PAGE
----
A gallery-as-hotel concept in Virginia's rising creative capital.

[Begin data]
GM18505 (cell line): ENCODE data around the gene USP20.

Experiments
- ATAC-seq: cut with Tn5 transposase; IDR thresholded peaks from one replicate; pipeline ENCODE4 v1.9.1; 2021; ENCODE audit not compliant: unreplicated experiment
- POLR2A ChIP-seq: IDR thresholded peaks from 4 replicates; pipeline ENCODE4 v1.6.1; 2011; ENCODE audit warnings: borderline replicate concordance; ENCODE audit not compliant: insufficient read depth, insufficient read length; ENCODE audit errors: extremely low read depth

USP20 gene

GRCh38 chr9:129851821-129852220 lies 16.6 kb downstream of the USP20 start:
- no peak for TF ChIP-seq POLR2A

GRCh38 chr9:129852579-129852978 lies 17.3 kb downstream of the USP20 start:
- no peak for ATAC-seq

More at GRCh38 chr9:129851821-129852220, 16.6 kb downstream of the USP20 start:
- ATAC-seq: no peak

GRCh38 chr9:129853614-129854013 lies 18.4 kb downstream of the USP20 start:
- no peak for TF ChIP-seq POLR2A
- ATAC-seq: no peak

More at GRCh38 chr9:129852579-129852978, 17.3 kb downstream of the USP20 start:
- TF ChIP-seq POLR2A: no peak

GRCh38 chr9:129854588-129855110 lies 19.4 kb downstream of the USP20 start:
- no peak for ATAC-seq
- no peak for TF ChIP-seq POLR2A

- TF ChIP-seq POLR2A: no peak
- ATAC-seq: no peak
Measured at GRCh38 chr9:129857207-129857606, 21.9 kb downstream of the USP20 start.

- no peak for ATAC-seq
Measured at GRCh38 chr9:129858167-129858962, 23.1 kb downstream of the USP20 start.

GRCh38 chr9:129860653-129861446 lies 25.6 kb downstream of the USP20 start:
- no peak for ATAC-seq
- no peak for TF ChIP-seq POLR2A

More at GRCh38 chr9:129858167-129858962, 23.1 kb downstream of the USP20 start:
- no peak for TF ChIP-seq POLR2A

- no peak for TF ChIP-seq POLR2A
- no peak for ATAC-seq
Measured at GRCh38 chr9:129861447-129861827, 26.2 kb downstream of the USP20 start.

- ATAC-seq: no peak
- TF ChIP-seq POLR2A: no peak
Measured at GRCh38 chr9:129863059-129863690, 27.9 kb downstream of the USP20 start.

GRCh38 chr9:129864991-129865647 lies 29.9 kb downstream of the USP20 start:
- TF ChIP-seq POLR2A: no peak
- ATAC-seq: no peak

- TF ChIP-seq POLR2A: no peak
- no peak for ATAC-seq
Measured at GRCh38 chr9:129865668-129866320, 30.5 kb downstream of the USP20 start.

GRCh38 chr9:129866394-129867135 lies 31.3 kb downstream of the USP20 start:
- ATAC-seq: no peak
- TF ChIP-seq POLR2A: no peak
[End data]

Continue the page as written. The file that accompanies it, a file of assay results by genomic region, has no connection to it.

Richmond’s arts district was an eyesore of crumbling infrastructure and panhandling vagabonds when Ted and Katie Ukrop opened their Broad Street concept shop and art exhibition space, Quirk Gallery, in 2005. More than ten years later, the neighborhood has become ground zero for the city’s creative movement, with recording studios, Southern-style gastropubs, indie-label fashion boutiques, and now, the Quirk Hotel. Inside the facade of the erstwhile 1916 J.B. Mosby & Co. department store, restored by architecture firm 3north, the 74 rooms enunciate the building’s past as well as local talent with original pine floors and bed frames crafted from repurposed 100-year-old wood joists, offset by pink resin ice buckets. Poesis Design was behind the interiors, including the lobby and its soaring segmental arches and a groin vault ceiling that house artworks like Chris Milk’s life-size tin men cyclists and a massive instillation by Susie Granch called “Pile,” an assemblage of upcycled coffee cup lids—lipstick prints and all—from nearby cafés. Chef David Dunlap’s restaurant, Maple & Pine, buzzes at night with locals sipping cocktails and sampling his farm-to-table dishes. The connection to the Richmond art scene remains as strong as ever, with installations rotating through the attached gallery, and an artists-in-residence program fills the studio around the corner with six-month residencies. Before each one is over, a new piece is added to the permanent collection.